Miles Kington: Funny how these promising people are not heard of again

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The Independent Online

On a whim yesterday, I bought a copy of Scotland on Sunday and thus became the proud owner of Spectrum magazine, which contained a feature on "Bright Young Things". "Meet the talented young Scots who will shape our future", it implored me, along with a mouth-watering cover map of Scotland made up out of tiny photo-portraits of a couple of hundred talented young Scots.

One for the collection, indeed. Namely, the collection which I have been amassing for years and years of similar features called "New Stars of 2007", "New Faces 2006", and so on, back to dusty old newspaper mags called "Fresh Faces of 1991" and "Who to watch Out For in 1982". A collection I am going to scour one day to see if any of these young actors, writers, chefs, sportspeople, entrepreneurs and painters ever made it to real fame out of the promising obscurity in which the newspaper first found them.

People love putting together these features, because they never get proved wrong. Whether you are tipping The Year's Best New Gadgets, The Political Year Ahead, Wines to Watch, Films That Will Make Waves at Cannes or Best Cars to Buy, it's all the same. Foolproof.

Nobody knows now if the predictions will turn out to be accurate, and by the time we can judge whether they were or not, which is presumably in a year's time, we will have forgotten if they were. Unless we collect these predictions. Which I do. And if we can remember exactly where we put them. Which I can't at the moment.

But I can testify that yesterday's "Bright Young Things" is very much par for the course. The six categories, for a start. The rising stars are picked from Style and Design, the Arts, Sport, Food and Drink, Business and Politics, and Innovators. Those are the sort of areas from which rising stars are always picked. Nobody ever nominates rising stars in the ranks of the police, religion, cake design, circus skills or street buskers, or science or engineering.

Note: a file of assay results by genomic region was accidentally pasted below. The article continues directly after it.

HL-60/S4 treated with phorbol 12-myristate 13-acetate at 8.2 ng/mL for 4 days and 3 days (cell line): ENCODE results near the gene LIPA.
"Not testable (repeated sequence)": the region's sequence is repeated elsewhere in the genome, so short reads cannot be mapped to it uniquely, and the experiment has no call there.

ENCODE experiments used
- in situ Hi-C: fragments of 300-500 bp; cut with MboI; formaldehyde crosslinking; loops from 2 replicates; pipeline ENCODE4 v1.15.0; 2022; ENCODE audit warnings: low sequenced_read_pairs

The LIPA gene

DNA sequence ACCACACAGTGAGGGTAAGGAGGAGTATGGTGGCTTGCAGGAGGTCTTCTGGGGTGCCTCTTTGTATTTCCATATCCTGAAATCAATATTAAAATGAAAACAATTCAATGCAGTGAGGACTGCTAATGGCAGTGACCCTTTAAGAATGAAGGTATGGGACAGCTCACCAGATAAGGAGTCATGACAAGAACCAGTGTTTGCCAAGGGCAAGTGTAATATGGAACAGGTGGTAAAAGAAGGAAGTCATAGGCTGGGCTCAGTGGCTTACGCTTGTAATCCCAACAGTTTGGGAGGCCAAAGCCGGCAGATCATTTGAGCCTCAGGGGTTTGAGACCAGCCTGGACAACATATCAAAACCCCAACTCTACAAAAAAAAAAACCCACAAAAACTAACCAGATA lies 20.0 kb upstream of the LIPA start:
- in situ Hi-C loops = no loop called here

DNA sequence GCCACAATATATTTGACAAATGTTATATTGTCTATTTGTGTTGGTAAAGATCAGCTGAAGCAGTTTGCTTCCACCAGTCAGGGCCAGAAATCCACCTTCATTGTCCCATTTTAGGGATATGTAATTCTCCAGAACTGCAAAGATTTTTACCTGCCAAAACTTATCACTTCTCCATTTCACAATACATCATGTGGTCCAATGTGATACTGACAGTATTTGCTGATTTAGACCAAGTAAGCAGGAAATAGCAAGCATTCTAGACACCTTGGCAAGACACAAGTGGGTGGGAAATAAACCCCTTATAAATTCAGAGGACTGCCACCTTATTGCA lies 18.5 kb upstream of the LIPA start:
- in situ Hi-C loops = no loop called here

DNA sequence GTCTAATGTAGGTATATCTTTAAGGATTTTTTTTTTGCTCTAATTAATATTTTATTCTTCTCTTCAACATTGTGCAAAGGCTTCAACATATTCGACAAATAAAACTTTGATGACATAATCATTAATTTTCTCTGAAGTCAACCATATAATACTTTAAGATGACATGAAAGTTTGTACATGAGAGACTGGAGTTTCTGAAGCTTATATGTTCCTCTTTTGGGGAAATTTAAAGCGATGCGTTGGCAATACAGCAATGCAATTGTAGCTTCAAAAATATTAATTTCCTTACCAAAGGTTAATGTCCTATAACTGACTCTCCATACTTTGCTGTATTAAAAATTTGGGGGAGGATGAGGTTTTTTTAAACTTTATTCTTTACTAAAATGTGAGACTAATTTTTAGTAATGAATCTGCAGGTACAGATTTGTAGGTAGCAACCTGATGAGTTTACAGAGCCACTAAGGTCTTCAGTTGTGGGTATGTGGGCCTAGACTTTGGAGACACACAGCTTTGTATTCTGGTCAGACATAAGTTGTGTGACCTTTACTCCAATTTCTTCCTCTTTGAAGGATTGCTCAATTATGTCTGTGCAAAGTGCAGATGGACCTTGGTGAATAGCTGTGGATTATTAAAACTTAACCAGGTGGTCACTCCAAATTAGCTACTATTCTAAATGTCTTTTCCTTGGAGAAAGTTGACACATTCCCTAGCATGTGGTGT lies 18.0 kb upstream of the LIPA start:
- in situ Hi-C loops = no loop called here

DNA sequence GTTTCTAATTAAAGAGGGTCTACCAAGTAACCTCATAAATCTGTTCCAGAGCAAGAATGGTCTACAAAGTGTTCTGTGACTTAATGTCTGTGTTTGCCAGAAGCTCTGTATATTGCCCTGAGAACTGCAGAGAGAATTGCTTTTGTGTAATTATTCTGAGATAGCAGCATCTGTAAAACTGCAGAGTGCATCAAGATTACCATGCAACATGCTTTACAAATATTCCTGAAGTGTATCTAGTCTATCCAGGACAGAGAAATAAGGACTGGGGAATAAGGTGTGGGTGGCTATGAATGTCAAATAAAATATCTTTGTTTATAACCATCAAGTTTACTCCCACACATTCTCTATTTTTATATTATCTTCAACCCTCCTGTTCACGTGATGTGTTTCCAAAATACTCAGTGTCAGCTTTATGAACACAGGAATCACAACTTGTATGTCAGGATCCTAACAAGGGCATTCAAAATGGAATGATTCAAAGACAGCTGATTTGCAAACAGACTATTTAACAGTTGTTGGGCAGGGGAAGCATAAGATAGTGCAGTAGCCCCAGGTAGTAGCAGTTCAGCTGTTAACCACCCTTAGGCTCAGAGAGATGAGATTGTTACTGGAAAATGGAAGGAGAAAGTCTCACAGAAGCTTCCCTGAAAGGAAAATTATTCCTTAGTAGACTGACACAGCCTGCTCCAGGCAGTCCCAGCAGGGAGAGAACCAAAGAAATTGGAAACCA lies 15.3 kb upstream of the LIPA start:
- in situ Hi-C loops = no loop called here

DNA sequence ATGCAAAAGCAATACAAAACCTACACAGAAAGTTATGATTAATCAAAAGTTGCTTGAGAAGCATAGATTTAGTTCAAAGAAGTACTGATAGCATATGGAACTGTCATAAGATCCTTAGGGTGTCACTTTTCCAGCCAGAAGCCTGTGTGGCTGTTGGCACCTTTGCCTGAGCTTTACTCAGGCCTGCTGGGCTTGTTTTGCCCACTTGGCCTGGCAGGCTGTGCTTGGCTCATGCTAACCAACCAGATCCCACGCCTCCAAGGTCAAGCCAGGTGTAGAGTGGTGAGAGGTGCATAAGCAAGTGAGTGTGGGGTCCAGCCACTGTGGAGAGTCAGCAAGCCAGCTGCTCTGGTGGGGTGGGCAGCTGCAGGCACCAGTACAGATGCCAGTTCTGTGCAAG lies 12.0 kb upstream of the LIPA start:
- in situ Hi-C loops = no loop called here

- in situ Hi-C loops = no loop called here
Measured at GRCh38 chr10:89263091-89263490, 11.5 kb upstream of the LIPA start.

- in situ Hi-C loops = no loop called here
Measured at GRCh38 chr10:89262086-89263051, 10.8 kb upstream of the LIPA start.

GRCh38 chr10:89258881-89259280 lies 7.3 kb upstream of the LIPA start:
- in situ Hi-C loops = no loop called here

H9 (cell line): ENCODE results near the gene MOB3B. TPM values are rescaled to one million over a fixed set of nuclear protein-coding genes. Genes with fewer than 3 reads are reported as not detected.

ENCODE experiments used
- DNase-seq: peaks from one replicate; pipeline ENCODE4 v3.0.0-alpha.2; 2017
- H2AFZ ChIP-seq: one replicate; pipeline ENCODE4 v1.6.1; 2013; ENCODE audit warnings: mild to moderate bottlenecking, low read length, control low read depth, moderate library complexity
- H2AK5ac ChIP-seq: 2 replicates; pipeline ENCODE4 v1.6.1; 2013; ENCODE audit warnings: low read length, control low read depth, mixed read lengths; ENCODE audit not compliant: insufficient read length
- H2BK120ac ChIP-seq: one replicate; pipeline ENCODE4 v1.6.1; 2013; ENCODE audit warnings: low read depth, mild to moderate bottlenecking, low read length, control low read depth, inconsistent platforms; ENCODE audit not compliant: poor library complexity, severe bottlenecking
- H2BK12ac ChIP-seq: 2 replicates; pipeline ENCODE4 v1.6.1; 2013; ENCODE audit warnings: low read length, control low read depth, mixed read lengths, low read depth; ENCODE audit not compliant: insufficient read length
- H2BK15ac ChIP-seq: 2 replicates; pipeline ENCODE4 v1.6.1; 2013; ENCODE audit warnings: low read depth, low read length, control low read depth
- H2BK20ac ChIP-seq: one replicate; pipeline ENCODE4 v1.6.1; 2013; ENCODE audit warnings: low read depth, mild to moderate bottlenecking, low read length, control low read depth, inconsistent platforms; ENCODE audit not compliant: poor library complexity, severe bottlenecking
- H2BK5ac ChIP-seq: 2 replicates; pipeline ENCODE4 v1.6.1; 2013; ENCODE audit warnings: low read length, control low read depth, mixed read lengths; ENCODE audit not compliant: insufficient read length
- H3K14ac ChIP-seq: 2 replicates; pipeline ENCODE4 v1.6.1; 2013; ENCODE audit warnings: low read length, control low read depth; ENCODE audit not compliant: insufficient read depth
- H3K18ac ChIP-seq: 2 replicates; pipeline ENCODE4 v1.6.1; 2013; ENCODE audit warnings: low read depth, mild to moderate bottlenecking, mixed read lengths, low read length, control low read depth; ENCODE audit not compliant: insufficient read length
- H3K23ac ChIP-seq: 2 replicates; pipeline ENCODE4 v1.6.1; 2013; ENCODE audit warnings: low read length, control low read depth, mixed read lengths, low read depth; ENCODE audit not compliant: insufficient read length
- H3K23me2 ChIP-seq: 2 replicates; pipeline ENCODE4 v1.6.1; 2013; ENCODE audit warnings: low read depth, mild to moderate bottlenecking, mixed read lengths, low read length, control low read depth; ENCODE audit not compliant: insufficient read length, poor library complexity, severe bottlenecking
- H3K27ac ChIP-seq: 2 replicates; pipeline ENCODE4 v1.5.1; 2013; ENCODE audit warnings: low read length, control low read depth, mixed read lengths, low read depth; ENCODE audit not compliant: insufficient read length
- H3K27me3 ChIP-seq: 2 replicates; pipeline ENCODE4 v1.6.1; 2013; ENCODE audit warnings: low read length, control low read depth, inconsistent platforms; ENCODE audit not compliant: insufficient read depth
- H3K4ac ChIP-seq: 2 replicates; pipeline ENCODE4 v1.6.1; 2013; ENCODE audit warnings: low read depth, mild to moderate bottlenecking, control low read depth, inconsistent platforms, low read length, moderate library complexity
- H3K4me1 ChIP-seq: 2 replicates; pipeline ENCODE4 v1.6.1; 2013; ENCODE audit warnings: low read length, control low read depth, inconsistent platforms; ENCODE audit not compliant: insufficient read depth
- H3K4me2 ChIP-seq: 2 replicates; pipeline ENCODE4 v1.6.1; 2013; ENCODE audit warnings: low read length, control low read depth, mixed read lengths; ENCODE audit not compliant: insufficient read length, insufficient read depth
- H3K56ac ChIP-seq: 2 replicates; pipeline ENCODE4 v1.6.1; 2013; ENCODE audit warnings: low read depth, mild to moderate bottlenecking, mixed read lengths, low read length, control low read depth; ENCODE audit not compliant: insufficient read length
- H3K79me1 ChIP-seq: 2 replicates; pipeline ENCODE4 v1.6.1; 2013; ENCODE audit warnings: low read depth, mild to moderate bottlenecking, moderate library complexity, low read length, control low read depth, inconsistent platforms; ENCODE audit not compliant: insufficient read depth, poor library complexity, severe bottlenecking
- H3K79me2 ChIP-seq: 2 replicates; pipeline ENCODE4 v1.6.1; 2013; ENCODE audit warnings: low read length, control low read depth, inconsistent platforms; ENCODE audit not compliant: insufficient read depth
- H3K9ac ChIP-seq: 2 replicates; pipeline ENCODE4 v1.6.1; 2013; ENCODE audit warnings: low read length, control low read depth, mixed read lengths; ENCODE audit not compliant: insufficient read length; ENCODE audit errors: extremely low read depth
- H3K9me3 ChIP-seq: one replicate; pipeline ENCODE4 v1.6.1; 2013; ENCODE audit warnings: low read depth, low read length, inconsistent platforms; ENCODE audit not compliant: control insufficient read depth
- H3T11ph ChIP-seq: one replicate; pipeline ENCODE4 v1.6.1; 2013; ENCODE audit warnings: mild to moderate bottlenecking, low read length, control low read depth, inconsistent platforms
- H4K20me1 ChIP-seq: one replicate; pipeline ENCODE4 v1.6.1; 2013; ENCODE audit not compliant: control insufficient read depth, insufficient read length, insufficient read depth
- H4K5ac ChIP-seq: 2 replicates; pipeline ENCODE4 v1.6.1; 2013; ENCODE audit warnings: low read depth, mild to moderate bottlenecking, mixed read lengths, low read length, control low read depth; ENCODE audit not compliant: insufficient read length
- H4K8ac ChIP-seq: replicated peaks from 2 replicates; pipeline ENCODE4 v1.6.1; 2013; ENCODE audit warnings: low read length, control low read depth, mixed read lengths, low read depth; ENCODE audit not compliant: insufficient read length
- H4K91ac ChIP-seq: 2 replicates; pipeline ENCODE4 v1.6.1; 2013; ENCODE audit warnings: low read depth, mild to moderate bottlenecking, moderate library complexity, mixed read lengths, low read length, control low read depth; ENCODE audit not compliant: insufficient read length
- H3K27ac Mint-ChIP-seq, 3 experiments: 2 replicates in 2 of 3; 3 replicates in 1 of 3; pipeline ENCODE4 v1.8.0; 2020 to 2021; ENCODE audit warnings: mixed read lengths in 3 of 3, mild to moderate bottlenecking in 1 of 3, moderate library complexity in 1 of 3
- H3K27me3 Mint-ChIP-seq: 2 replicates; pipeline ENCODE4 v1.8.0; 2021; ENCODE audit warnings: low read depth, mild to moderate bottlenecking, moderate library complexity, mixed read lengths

Despite which, the categories are strangely fluid. Alastair Forbes, rising architect, 29, could be listed in the Arts. In fact, I think he should be listed in the Arts. But he is in Innovators. Ben Coutts and Susan Doherty, both 30, have opened several Hula Juice Bars this spring, so their claim to fame is in. Well, Business? Innovators? No, Food and Drink. And sorry, Alastair, Ben and Susan, but we have never heard of any of you, and in a week's time we will not remember any of your names, and in a year or two's time we will not register whether any of you shaped Scotland's future or went under or, even worse, went to London. But that's all right, because that's not the point, the point is to make you feel good, and us all feel good that there ARE talented people coming up, who are going to look after the future – even if it is Scotland's future, and that scores of young people have buckled down to doing a bit of hard work and are not frittering away their future.

Did I say scores? Well, not quite scores. Thirty-nine, actually. That's fewer than two score. You get the impression that there are loads more bright young Scots than that because of the photo-map on the front, showing Scotland overflowing with little faces full of talent, well over a hundred of them.

But hold on a moment! What's this? If I look carefully at the photo-face map of Scotland, I can see that some of the faces recur over and over again. No, ALL the faces recur over and over again! Whoever did the map montage for the "Bright Young Things" feature has very cleverly multiplied the available forty faces into several hundred. Why, there are a hundred faces north of Inverness alone! I wonder who is reponsible for this cunning sleight-of-hand.

Ah, here we are. There IS a credit for the cover photo. It was done by Grant Paterson. Well done, Grant! I predict you will go far. I hereby tip you as my personal rising Scottish star.

And if in real life you are a canny old professional with a shrewd twinkle in your seen-it-all-before eyes, I don't want to know.

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